Posted in South America on February 1, 2014
I recently spent 4 days in the city of Bogotá, Colombia. Whilst 4 days is never enough to get to know a city from a locals perspective, it is enough time to gauge a first impression, to see whether or not you want to make a return visit to that place in the future. With that in mind below I have detailed my first impressions of Bogotá. Hopefully they give you an idea of whether Bogotá is somewhere you would like to visit too!
Not as dangerous as it’s made out to be
I’m not going to lie. You have to be careful in Bogotá at night. It’s a big city and there are pockets of Bogotá where many people live in great poverty. When there is such a gap between rich and poor in any place there is always going to be crime, so at night it’s always important to be extra careful here. However, there are many cities like this around the world and I think the potential danger here is sometimes over exaggerated. For example, I met many more people who experienced problems with crime when I was in Quito the week previously than I did while I was in Bogotá. That’s not to say something bad couldn’t happen to you in Colombia’s capital city, but as long as you’re sensible I wouldn’t let it scare you off visiting the city.
However, with all that said, knowing that Bogotá was more dangerous at night I chose to focus my time here more on daytime activities rather than going out at night. This is something I would recommend.
Prior to my visit to Bogotá I’d been given the impression by others that this was not a nice city to visit. Having since visited myself I have to say I disagree. Bogotá is a city filled with a beautiful and eclectic range of architecture that changes in both look and feel from neighbourhood to neighbourhood. I literally spent an entire day of my time just wondering around the city taking pictures in the sun here and felt quite content. La Candelaria was also a fantastic area to be based in for this particular activity given the abundance of impressive buildings located within such a short distance of one another.
Cool coffee shop culture and graffiti art
Bogotá is the kind of place where you can find hip little independent coffee shops with a bohemian vibe indoors and an urban art feel outdoors. I honestly think Bogotá could rival the likes of Berlin for its world class graffiti murals, most of which are plastered on the outside walls of bars and coffee shops in the city centre where all the cool kids and hipsters hang out. If you were teaching English here (like many foreigners I met here were doing) I imagine it would be a cool place to live in for that reason.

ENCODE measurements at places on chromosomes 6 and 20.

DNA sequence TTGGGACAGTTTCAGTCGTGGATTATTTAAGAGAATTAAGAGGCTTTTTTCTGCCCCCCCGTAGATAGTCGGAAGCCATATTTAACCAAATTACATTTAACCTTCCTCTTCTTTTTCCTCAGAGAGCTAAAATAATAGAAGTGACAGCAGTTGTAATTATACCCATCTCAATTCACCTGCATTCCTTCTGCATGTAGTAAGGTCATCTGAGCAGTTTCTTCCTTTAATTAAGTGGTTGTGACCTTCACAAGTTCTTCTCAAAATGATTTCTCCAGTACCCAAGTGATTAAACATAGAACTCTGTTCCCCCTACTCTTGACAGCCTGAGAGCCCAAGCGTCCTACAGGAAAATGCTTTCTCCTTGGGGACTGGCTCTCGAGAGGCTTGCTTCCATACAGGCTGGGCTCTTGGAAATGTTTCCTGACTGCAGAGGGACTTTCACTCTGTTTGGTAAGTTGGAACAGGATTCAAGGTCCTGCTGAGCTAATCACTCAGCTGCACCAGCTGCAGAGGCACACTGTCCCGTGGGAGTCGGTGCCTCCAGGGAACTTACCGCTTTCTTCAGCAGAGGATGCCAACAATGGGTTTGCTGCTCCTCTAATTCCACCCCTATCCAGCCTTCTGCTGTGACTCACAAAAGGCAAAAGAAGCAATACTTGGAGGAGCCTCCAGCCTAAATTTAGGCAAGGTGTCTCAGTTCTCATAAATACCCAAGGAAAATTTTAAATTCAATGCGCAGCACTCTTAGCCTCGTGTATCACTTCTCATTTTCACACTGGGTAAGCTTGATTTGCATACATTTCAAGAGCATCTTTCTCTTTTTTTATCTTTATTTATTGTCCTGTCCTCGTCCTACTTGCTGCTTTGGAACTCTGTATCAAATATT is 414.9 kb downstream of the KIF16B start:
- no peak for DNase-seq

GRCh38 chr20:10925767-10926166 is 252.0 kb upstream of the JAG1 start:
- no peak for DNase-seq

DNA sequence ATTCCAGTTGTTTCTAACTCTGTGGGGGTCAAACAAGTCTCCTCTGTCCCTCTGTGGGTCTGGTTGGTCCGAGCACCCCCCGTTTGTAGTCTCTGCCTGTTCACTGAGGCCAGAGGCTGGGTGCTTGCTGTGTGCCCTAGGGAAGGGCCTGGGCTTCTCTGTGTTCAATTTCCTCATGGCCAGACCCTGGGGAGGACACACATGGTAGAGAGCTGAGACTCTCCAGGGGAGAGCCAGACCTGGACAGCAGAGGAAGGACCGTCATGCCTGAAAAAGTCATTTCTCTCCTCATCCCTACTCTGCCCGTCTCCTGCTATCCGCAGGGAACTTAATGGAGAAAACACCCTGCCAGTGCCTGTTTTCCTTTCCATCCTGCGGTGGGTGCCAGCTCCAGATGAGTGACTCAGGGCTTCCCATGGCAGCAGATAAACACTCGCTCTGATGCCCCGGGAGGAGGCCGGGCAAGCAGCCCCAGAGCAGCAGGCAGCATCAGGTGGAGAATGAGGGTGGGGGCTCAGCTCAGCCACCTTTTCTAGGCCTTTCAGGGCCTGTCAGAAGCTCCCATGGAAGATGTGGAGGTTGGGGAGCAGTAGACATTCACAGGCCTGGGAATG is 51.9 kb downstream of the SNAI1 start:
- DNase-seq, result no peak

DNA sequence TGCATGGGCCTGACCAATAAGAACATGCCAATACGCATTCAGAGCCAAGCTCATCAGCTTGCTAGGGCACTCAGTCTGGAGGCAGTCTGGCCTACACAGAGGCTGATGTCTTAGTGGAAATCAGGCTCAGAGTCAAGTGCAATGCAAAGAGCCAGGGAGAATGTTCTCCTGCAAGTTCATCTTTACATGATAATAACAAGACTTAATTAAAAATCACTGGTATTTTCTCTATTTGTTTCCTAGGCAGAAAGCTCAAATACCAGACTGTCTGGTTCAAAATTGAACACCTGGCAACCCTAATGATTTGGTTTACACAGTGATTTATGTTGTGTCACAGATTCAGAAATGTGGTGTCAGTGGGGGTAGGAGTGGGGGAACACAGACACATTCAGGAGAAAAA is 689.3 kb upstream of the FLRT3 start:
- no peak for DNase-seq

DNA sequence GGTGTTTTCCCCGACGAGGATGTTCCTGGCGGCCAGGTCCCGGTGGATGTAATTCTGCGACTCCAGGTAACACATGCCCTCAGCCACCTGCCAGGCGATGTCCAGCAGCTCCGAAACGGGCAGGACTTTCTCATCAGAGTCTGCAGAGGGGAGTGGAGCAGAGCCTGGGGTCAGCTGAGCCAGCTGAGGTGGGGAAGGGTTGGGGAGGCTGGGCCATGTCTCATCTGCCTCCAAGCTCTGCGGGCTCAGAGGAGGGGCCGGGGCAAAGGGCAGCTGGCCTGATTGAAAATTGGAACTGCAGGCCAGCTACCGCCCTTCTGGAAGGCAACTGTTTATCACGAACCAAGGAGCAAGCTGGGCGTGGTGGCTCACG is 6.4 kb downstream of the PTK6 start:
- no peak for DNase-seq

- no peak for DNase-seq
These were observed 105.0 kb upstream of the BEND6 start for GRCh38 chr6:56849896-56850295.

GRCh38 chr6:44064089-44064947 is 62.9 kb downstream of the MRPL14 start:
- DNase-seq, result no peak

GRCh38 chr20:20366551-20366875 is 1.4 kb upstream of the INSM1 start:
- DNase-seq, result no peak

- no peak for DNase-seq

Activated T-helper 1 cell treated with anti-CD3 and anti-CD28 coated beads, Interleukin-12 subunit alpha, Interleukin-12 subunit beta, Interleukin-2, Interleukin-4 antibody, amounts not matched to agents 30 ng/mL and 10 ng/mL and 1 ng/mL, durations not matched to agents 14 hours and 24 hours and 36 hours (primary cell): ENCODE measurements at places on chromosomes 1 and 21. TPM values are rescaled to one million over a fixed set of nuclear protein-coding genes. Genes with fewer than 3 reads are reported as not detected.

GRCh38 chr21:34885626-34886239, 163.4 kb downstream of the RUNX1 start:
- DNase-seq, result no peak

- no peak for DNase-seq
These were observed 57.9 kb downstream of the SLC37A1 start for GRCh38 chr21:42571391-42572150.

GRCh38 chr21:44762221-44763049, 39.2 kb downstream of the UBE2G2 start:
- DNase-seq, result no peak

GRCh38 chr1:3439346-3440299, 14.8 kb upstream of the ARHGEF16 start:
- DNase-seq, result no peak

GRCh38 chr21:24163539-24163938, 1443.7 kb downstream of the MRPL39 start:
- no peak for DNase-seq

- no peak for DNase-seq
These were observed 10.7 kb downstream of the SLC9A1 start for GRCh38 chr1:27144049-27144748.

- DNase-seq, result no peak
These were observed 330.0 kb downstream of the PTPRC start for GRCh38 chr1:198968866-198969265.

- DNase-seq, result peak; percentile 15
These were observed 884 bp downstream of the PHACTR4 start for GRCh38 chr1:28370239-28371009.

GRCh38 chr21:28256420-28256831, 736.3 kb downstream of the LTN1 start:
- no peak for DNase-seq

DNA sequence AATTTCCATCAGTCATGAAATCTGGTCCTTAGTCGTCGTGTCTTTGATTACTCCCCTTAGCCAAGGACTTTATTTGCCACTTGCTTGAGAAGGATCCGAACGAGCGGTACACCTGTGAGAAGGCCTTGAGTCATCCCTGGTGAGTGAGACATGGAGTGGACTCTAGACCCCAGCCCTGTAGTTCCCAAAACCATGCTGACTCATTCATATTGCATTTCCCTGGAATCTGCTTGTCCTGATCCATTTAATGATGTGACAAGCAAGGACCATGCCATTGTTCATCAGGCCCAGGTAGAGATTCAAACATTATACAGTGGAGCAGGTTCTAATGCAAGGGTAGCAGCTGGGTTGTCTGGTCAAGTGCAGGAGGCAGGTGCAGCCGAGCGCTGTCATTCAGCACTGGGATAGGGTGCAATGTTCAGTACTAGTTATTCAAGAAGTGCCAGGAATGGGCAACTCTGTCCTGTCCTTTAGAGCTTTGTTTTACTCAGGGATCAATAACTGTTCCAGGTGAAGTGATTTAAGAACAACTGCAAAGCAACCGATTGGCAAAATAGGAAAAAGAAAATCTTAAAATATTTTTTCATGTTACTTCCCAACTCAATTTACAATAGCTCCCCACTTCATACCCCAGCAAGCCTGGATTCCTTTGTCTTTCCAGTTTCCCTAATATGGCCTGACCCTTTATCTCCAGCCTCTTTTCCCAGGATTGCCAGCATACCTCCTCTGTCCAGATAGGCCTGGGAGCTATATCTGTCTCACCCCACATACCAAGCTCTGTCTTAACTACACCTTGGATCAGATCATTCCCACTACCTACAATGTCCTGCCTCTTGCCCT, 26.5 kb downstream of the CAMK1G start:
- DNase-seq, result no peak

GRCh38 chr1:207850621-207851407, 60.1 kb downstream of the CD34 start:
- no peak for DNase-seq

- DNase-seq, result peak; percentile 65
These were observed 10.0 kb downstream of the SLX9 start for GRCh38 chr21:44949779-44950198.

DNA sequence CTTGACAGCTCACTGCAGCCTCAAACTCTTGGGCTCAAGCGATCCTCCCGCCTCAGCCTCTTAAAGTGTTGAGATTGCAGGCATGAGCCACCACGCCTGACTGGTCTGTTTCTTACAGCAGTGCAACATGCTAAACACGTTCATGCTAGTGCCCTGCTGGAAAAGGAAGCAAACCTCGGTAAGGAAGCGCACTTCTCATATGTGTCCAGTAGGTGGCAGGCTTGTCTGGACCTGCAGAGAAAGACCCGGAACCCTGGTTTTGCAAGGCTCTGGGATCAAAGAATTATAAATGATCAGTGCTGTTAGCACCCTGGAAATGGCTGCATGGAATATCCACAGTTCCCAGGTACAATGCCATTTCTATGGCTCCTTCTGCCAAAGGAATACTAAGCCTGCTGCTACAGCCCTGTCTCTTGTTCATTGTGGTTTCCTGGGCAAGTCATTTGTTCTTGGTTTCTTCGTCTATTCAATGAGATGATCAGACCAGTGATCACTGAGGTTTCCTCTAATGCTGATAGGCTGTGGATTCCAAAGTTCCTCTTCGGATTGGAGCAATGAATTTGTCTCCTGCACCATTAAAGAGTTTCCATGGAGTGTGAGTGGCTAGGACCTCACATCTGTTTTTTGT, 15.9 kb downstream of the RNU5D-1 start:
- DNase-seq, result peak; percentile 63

High standard hospitals
Hopefully this is something you never need to discover should you ever visit Bogotá, but I unfortunately had to whilst I was here in early January.
After a particularly high fever and a few additional symptoms I was rushed to hospital in Bogotá with a suspected case of Malaria. Thankfully after a series of tests it turned out to be nothing more than a severe chest infection, but during my time in hospital getting tested I got to experience what the medical facilities were like in a typical Bogotá hospital.
I can confirm the medical treatment I received here was to a very high standard. Much higher than what I expected to be honest. It felt better run than some of the hospitals I’ve seen back home in the UK! It’s worth noting that the locals who I spoke to in the city mentioned that whilst medical treatment in Bogotá is often to a high quality, once you go anywhere outside of the city here in Colombia it tends to go downhill as far as hospitals are concerned. So if you do happen to find that you need medical treatment of any sort while you are in Bogotá, it’s worth getting it seen to before you leave the city rather than trying to hang on and find out that you need treatment later on in your travels throughout the country in my opinion.
Don’t come here for New Year’s Eve
I made the mistake of coming to Bogotá for New Year’s Eve thinking it was the capital of Colombia and would therefore have the biggest party. This is the general rule of thumb when deciding where to go for New Year’s Eve in a new country. However, what I discovered whilst I was there was that everyone in Bogotá who is interested in celebrating New Year’s Eve heads up north to the coast. Cartagena in particular is a popular place for both locals and tourists to spend the festivities. Despite the fact that I had just come out of hospital on New Year’s Eve I decided to head out for a little bit just to see what was happening, not wanting to waste anymore time in the city. I kid you not, I found a mere 2 bars open! It seemed incredulous when you think that this day in my home city of Edinburgh for example would be the biggest night of the year (especially for bars to make some money!) In Colombia though, New Year is more like Christmas in that the locals tend to spend it in with family rather than going out with friends. It’s just something to note if you’re planning on being here in the future for New Year’s Eve. It’s a great city, but just not for this particular celebration!
- So these were my first impressions of Bogotá. Hopefully you found them useful for any future trips you may plan to the city. If you liked this article you may also be interested in reading my recent post on safety in Colombia.